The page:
Are There Naturally Occurring Pleomorphic Bacteria in the Blood of Healthy Humans?

  1. Richard W. McLaughlin1,
  2. Hojatollah Vali1,
  3. Peter C. K. Lau2,
  4. Roger G. E. Palfree1,
  5. Angela De Ciccio1,
  6. Marc Sirois3,
  7. Darakhshan Ahmad4,
  8. Richard Villemur5,
  9. Marcel Desrosiers5 and
  10. Eddie C. S. Chan1,*

+ Author Affiliations

  1. Faculties of Dentistry and Medicine, McGill University, Montreal, Quebec H3A 2B4
  2. Biotechnology Research Institute, National Research Council of Canada, Montreal, Quebec H4P 2R2
  3. Departément de Chimie-Biologie, Université du Quebec à Trois-Rivieres, Quebec G9A 5H7
  4. INRS-Institut Armand Frappier, Pointe Claire, Quebec H9R 1G6
  5. INRS-Institut Armand Frappier, Laval, Quebec H7V 1B7, Canada

Dark-field microscopy of blood from healthy individuals revealed the existence of pleomorphic microorganisms. These bacteria exhibited limited growth and susceptibility to antibiotics and could be detected by fluorescent in situ hybridization and flow cytometry. They were further characterized by analysis of their 16S rRNA and gyrB genes.

In our search for spirochetes involved in Alzheimer’s disease (13), we observed pleomorphic bacteria in the blood of healthy human subjects by dark-field microscopy. This was a surprising finding since it is generally acknowledged that the bloodstream in healthy humans is a sterile environment (7) except when there is a breach in the integrity of the tissue membranes (6). However, the concept of the occurrence of bacteria in the blood of healthy humans is now more plausible because of cultivation-independent laboratory approaches. The main techniques employed in such studies include PCR amplification and sequencing of the16S ribosomal DNA (rDNA). These methods have revealed the presence of a wide diversity of microorganisms in the environment, and indeed within the human body (12). In this report we present evidence based on molecular phylogenetic techniques and light and electron microscopy, as well as other conventional microbiological methods, for the existence of a population of bacteria in healthy human blood. In view of the apparent controversial nature of our findings, it was encouraging to note the recent report of Nikkari et al. (14), who detected blood-associated bacterial rDNA sequences by using real-time PCR methods and a probe targeting conserved regions of bacterial 16S rDNA, and an earlier report by Tedeshi et al. (16) on the presence of pleomorphic bacteria as intraerythrocytic parasites in clinically healthy human subjects.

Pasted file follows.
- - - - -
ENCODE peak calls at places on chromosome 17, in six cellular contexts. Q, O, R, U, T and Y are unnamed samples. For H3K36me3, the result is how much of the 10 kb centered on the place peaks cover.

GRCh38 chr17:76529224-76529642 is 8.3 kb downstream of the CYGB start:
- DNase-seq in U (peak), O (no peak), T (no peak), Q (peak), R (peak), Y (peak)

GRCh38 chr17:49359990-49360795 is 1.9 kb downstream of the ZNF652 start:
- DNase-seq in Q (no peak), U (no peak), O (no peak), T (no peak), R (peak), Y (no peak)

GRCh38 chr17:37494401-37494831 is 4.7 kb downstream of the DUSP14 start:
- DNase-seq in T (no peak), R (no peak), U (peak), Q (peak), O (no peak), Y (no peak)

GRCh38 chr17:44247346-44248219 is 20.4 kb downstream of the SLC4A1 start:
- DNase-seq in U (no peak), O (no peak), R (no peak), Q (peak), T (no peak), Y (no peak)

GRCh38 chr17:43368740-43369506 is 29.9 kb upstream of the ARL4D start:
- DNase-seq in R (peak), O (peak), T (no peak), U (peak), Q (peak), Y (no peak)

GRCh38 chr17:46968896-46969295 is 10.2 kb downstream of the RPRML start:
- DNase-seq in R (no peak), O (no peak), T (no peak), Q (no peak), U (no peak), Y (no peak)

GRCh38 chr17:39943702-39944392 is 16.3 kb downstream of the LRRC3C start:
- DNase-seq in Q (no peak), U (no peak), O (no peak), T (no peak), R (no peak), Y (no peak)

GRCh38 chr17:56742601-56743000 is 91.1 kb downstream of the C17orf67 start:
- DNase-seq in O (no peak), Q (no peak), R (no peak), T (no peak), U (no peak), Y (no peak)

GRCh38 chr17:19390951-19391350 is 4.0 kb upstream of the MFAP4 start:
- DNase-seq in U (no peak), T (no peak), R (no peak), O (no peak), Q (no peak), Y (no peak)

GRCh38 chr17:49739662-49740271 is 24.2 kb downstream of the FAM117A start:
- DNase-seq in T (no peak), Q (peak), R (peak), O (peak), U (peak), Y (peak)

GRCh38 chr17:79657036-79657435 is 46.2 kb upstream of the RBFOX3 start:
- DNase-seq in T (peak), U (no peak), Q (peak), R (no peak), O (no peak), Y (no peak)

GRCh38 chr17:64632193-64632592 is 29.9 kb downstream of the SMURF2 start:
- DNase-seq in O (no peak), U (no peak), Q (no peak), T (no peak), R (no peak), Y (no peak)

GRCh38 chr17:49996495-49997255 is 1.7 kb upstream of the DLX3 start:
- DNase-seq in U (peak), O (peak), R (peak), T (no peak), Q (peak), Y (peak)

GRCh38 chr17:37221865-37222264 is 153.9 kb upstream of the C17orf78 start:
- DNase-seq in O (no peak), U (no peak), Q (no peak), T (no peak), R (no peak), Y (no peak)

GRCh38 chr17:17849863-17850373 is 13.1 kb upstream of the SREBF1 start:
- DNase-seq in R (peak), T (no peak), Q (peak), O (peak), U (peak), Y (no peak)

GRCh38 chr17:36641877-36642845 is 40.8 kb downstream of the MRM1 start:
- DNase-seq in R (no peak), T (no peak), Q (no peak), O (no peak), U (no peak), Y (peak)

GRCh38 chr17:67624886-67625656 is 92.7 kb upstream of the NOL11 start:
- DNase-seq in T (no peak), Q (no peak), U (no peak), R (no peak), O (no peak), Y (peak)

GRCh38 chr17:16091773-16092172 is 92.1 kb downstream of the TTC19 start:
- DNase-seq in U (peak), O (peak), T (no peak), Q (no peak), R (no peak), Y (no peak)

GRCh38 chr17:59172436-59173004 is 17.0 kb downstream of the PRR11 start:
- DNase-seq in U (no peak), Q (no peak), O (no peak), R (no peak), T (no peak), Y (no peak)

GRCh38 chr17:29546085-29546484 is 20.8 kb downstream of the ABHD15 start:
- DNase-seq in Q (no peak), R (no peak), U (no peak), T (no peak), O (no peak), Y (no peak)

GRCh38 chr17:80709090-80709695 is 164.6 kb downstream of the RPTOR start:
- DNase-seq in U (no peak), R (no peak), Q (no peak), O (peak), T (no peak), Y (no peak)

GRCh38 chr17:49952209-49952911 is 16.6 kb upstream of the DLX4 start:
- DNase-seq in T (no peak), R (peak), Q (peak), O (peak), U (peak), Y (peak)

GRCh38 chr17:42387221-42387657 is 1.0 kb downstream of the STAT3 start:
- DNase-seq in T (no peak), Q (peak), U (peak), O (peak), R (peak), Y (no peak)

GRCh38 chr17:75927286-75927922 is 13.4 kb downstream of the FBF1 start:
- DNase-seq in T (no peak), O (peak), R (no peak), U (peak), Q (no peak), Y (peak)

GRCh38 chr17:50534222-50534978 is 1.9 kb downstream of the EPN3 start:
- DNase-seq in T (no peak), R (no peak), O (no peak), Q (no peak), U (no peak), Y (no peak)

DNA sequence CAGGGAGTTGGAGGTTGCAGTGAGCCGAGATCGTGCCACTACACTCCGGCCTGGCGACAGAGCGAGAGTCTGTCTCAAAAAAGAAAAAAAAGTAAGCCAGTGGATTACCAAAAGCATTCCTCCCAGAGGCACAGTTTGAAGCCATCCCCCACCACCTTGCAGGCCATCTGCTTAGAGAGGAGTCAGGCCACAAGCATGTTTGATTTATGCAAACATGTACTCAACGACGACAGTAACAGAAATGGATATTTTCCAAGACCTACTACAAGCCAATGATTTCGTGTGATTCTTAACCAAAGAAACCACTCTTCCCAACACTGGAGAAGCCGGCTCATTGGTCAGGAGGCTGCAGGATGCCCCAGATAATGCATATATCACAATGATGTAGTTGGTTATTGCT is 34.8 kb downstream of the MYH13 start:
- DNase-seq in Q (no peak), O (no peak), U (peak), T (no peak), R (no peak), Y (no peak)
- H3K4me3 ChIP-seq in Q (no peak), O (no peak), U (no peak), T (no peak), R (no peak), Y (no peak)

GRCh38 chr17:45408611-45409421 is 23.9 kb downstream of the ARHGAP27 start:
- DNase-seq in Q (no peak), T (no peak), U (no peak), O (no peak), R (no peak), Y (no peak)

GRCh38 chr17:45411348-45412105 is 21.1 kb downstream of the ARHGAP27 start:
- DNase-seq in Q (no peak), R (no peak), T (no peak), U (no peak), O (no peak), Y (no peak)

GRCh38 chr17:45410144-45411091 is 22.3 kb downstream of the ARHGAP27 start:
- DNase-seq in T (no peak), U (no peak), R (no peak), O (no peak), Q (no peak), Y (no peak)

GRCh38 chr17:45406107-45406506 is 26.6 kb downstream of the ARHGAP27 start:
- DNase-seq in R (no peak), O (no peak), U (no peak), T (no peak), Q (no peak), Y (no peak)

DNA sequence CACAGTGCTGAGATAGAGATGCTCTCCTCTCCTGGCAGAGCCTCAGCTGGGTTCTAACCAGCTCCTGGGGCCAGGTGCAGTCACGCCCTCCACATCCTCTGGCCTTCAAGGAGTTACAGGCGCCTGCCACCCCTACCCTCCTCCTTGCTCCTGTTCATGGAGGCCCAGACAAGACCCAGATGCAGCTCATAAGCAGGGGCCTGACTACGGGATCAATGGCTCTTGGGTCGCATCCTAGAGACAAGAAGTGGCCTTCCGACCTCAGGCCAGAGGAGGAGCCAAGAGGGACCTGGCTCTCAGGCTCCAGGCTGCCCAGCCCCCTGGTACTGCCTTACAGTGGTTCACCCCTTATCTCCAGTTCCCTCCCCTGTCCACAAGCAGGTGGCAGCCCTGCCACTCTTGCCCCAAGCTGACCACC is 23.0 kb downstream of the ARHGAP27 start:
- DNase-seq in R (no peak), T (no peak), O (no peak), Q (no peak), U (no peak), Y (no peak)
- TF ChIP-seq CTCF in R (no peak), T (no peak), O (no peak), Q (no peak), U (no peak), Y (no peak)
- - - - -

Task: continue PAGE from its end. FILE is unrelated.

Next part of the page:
For light microscopic examination, blood samples from 25 healthy volunteers were drawn in a Vacutainer tube with no anticoagulants (Becton Dickinson, Franklin Lakes, N.J.); blood was drawn in the conventional manner involving antisepsis of the skin and avoidance of any introduction of external microorganisms by contamination. (Since external contamination was always a possibility, particular care and precaution were exercised at all times to avoid this. The specific procedures, as well as appropriate controls, are specified throughout the text.) A wet mount of the serum from the clotted blood of each sample, fresh or incubated at 30°C for between 5 to 7 days, was examined by dark-field microscopy (Leitz Dialux 20) for pleomorphic bacteria.

http://jcm.asm.org/content/40/12/4771.long

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